Forensic science has been a part of crime fighting here in Cayman dating back to the 1990’s, but it was in 2006 that a full-time DNA unit was established with the help of Dr. David Ferris and the HSA so that samples didn’t have to be sent overseas for analysis.
Cayman 27’s Philipp Richter reports on how scientists and law enforcement are marking a decade of teamwork and looking at the potential to be of service, even beyond our shores.
“Get the badguy off the streets so that they can’t hurt anybody else, it’s very fullfilling for us as scientists to be able to do that,” said Angela Tanzillo-Swarts, Forensic DNA Specialist.
The fight against crime doesn’t always take place in the streets, but also in forensic laboratories.
As evidence is brought to the lab to be tested by law enforcement, the scientists can get a better understanding of the perpatrator than the police had.
“We’re really concerned that there is a threat to public safety and we’ve gotten those results out to them within 24hrs,” said Forensic DNA Specialist, Angela Tanzillo-Swarts.
The labratorty not only deals with the Police department, by testing evidence for samples, or testing suspects for toxins, but does paternity tests as well. In 2015, the labratory carried out 543 forensic tests.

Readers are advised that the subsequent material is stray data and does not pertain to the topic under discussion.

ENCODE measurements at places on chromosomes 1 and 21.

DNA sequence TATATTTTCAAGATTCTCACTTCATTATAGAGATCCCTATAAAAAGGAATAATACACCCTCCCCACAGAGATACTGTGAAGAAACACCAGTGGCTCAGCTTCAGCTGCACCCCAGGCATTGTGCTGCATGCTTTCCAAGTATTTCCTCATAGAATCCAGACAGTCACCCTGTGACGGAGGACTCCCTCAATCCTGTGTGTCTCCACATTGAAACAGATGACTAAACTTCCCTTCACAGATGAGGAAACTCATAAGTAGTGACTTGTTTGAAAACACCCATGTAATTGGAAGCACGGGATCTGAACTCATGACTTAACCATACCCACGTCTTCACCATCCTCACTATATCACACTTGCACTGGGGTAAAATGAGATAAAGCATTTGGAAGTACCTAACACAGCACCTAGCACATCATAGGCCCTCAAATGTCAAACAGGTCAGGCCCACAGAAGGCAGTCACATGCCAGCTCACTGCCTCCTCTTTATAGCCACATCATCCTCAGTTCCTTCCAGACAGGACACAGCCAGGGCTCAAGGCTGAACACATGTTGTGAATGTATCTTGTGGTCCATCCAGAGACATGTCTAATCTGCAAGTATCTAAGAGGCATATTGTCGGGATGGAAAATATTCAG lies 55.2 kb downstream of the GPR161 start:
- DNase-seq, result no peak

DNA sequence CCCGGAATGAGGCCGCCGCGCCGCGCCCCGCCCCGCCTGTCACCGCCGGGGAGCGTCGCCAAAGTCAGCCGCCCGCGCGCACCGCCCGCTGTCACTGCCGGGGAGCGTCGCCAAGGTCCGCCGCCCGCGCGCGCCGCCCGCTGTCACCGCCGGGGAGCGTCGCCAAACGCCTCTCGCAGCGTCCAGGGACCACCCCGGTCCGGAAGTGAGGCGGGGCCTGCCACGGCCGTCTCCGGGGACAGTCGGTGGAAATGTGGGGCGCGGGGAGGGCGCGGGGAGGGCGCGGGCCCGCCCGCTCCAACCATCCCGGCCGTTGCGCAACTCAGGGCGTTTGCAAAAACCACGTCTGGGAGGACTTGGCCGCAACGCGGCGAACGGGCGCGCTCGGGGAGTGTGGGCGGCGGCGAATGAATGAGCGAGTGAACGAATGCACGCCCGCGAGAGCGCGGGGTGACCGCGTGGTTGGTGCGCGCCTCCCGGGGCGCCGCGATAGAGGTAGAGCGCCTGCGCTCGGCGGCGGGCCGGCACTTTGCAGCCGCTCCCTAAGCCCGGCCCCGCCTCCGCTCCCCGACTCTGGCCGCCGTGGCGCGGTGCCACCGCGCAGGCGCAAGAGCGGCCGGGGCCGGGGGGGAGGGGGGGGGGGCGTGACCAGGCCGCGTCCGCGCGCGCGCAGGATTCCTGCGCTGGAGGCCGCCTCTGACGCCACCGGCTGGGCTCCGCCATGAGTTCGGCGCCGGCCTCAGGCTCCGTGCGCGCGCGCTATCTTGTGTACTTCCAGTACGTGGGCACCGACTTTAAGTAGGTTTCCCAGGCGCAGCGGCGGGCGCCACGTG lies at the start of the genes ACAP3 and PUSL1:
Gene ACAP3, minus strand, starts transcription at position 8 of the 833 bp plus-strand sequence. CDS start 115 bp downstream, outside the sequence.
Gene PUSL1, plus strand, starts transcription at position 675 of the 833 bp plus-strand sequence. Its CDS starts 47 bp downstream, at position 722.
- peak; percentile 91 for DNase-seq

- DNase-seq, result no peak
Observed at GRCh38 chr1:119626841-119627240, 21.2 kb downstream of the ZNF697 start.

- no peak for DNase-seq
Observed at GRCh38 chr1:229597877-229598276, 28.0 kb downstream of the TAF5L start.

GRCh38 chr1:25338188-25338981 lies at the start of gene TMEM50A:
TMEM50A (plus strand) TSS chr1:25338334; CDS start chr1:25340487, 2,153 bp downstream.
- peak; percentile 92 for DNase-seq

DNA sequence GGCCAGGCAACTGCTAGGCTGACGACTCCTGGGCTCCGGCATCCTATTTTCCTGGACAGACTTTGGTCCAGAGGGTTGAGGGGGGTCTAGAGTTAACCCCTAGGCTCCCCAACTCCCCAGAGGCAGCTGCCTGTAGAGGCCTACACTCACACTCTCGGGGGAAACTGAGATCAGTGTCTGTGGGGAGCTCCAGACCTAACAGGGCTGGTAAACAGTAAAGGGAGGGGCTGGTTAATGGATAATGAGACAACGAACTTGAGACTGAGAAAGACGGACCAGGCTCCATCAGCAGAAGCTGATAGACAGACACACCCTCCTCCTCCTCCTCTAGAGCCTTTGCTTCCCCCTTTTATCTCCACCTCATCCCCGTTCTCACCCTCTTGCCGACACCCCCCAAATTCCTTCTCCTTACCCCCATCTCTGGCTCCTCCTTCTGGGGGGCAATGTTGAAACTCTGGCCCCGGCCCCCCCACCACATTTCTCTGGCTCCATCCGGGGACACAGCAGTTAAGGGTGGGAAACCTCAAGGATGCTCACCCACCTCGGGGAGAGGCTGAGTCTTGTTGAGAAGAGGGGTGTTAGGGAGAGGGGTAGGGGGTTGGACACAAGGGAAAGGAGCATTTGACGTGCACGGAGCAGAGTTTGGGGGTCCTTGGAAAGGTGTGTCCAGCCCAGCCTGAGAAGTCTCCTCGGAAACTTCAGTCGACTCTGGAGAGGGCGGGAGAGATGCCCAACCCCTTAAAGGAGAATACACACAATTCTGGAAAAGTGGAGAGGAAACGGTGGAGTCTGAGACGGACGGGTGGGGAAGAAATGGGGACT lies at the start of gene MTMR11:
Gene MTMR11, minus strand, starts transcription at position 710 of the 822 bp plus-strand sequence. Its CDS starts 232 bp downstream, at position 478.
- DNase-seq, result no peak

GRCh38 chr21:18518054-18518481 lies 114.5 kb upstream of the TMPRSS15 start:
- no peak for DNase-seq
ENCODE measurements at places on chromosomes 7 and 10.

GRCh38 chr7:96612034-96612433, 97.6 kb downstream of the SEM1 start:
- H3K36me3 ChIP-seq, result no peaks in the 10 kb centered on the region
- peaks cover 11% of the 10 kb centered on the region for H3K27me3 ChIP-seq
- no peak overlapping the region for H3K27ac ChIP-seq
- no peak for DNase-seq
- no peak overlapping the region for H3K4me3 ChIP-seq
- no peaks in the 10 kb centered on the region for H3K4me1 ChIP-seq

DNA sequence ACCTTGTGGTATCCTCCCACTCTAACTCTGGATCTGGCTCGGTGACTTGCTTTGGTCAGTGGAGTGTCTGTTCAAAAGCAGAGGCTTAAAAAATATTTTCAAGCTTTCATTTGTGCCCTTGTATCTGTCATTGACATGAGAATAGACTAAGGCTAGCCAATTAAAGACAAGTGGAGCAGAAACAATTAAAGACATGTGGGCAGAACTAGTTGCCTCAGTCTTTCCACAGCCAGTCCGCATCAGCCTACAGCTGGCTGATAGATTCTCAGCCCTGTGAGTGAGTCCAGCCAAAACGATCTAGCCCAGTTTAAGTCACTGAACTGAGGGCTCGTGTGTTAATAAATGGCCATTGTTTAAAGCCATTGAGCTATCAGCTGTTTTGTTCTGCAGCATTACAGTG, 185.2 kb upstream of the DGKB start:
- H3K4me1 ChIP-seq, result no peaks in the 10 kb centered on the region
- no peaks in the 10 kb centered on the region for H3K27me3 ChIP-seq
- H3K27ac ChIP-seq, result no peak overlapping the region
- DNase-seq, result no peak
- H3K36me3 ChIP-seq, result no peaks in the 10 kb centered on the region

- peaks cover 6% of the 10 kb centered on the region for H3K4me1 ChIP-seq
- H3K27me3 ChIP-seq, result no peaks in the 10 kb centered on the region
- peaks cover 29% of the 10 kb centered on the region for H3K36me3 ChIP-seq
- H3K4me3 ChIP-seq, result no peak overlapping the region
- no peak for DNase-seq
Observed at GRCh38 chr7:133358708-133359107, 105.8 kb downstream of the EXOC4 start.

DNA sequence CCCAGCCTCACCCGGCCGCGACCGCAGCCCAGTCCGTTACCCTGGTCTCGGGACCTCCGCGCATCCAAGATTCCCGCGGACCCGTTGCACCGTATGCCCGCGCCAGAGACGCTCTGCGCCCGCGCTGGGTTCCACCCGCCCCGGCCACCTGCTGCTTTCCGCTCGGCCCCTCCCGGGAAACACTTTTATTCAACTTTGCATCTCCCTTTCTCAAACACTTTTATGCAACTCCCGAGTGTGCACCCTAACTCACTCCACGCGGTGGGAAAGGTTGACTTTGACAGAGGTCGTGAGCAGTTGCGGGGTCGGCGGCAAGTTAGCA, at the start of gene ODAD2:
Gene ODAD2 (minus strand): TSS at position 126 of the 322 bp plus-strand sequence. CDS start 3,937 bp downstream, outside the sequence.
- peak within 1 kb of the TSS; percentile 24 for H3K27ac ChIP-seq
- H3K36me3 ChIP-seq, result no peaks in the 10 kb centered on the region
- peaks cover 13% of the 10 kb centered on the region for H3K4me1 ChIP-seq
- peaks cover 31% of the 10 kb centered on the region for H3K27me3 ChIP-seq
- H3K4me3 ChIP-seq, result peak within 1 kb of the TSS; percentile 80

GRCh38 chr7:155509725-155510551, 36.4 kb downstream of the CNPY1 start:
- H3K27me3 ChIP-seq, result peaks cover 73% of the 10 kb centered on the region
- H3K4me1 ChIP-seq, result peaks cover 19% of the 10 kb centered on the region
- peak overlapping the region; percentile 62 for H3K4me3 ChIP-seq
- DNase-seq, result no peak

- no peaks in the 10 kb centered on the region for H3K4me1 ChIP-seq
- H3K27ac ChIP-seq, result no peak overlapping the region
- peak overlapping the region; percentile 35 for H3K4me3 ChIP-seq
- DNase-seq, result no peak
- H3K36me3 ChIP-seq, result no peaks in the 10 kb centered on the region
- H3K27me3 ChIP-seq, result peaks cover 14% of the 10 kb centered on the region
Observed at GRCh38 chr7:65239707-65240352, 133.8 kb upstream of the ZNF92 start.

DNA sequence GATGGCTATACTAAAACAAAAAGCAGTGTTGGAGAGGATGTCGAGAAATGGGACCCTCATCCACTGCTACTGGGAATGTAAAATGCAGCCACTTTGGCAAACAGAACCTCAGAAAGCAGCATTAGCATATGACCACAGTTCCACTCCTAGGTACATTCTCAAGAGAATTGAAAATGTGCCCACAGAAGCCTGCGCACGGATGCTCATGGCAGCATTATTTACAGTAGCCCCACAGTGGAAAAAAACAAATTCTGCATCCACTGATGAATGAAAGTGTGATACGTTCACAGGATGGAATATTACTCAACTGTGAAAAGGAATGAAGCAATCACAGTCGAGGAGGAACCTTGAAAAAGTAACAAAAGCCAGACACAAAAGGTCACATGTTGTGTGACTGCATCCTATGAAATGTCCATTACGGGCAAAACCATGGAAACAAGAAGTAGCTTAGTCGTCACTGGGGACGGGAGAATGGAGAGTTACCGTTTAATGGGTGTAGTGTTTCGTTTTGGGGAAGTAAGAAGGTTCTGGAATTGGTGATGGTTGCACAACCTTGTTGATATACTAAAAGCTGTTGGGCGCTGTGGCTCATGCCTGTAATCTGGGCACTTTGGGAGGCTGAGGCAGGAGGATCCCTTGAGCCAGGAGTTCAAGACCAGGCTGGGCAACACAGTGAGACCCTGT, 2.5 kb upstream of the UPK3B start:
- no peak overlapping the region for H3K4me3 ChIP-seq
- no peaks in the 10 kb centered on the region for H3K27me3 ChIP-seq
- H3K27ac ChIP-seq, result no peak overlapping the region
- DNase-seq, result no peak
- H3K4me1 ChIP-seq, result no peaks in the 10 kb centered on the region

“We do have crime and everyone is always worried about it, but it’s not like it is in other places and we’re able to solve a lot of these crimes here by doing the work for the police locally,” said Angela Tanzillo-Swarts.
The forensic lab deals with an average 11 cases month and Mrs. Swarts believes the labratory’s services can be expanded to serve neighbors with police services that are not as well- developed.
“If we could expand to help more of the british overseas terriroties, we could have more people employed at the forensic labratory, more evidence technicians, more scientits to be in the more support roles,” said Angela Tanzillo-Swarts.
For the last seven years, the laboratory has been internationally accredited to match the standards of an FBI run laboratory in the US.